Vitamin D Keeps Infections At Bay
There is no bigger proponent of Vitamin D then Health Freedom Alliance. When new studies come out we are the first to publish them. Adding to the multiple health benefits of vitamin D is the latest research, which indicates the nutrient is an effective tool in building up the immune system to help ward off viruses and other infections.
Lead author of the research, Professor Carsten Geisler, from the Department of International Health, Immunology and Microbiology at the University of Copenhagen stated, “We knew vitamin D was important for calcium absorption and fighting diseases such as cancer and multiple sclerosis – but we didn’t realize how crucial it was for activating the immune system.”
According to researchers, Vitamin D is crucial for the activation of T cells that guard the body against serious infection.
Without an adequate amount of the nutrient, the T cells remain dormant and are unable to identify, directly attack or destroy infections allowing bacteria to invade.
Explaining the role of vitamin D in helping the immune system of the body, the researchers stated, “When a T cell is exposed to a foreign pathogen, it extends a signaling device or ‘antenna’ known as a vitamin D receptor, with which it searches for vitamin D. This means that the T cell must have vitamin D or activation of the cell will cease. If the T cells cannot find enough vitamin D in the blood, they won’t even begin to mobilize. ”
In the case of flu infection, the scientists stated that vitamin D helps produce antibacterial peptides that shields against flu.
That is why a lack of sunshine in winters leads to a deficiency of vitamin D and people get infected with flu viruses.
According to researchers, recognizing the role of Vitamin D for immunity is an important breakthrough which could be vital to fight anti-immune reactions of the body.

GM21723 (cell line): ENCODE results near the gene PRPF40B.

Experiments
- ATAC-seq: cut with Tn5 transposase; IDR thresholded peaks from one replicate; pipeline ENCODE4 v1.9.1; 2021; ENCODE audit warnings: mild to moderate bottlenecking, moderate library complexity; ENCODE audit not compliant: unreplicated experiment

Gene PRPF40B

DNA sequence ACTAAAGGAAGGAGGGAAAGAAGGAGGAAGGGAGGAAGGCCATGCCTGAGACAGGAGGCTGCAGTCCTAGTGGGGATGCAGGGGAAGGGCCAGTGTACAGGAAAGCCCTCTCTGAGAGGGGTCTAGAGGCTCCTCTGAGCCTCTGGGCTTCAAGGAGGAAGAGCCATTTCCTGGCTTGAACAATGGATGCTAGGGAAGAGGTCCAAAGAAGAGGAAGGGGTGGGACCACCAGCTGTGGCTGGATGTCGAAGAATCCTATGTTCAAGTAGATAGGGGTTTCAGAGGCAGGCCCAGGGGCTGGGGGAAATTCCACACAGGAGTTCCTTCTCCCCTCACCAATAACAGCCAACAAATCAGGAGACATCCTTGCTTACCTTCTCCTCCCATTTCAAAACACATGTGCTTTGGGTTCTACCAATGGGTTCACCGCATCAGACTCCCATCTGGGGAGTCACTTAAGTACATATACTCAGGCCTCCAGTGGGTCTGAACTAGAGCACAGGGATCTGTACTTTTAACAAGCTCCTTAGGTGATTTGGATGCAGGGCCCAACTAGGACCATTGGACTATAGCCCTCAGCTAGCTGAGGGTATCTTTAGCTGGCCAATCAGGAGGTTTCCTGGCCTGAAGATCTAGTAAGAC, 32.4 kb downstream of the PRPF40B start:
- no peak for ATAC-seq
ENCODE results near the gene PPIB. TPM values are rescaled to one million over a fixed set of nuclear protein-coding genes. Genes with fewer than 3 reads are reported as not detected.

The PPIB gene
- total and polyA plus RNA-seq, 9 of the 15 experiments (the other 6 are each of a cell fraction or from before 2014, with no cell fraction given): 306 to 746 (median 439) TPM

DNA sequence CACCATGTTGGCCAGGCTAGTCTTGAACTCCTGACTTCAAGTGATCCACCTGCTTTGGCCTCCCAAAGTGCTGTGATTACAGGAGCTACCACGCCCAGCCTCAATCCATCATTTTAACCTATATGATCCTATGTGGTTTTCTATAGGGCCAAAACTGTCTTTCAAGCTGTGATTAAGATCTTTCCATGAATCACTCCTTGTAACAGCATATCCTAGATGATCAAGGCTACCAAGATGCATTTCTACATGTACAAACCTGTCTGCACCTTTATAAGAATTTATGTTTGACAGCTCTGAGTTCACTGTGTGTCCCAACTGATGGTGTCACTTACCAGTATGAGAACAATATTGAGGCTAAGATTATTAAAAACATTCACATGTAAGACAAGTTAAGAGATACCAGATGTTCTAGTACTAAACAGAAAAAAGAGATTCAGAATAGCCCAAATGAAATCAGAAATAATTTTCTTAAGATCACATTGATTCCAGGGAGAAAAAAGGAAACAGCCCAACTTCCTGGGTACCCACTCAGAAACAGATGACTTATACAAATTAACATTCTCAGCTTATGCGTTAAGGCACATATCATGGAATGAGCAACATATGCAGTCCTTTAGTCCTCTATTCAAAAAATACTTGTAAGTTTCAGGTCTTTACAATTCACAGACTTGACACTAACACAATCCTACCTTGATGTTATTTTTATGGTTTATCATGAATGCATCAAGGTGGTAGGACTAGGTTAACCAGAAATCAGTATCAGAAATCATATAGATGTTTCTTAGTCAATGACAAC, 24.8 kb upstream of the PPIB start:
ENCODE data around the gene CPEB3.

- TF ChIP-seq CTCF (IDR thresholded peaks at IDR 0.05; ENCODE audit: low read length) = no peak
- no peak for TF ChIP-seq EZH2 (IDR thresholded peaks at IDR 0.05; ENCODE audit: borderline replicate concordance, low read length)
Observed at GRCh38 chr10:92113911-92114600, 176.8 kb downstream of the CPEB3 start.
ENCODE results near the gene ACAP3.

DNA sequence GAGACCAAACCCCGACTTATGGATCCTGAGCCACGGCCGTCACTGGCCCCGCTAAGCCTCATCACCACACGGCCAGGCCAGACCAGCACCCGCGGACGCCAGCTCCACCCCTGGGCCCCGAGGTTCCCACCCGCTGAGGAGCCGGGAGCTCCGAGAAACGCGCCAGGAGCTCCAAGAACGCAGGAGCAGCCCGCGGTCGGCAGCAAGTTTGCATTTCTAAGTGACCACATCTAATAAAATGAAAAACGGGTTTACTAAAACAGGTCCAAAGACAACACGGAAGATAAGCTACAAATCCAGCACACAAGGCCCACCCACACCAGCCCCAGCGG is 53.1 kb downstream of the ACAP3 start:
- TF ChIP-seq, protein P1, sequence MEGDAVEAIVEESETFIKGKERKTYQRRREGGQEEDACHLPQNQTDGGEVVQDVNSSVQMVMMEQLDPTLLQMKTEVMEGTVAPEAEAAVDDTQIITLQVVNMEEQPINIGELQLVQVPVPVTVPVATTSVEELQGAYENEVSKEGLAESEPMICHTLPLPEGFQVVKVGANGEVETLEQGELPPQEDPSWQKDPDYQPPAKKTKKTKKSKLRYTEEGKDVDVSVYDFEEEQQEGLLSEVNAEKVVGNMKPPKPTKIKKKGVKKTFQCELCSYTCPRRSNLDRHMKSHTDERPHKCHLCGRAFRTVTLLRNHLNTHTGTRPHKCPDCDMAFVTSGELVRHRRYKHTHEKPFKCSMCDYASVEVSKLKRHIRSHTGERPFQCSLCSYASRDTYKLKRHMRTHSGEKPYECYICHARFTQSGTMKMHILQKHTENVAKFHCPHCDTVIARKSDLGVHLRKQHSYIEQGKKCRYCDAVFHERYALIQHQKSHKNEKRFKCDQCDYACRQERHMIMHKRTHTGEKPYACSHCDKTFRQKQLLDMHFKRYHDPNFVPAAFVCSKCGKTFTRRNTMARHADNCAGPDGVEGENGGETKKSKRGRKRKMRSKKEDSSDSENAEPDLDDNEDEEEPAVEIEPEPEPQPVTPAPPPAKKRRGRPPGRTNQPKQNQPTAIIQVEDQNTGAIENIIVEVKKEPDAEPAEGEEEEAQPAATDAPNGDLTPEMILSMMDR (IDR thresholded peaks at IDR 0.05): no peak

It would also help suppress the natural defense of the body to prevent organ rejection after transplants and lead to new ways to combat infectious diseases on a global scale.
Professor Geisler stated, “They will be of particular use when developing new vaccines, which work precisely on the basis of both training our immune systems to react and suppressing the body’s natural defences in situations where this is important – as is the case with organ transplants and autoimmune disease.”
The findings are published in the latest edition of Nature Immunology.
A little about vitamin D
Vitamin D is a fat-soluble vitamin that is naturally present in very few foods but is available as a dietary supplement.
It may be obtained in the recommended amount with a well-balanced diet, including some enriched or fortified foods. It can also be found in fish liver oil, eggs and fatty fish and supplements.
The body manufactures vitamin D when exposed to sunshine, but people are spending more time indoors and are deficient of the nutrient. Experts recommend 10 to 15 minutes of sunshine 3 times a week.
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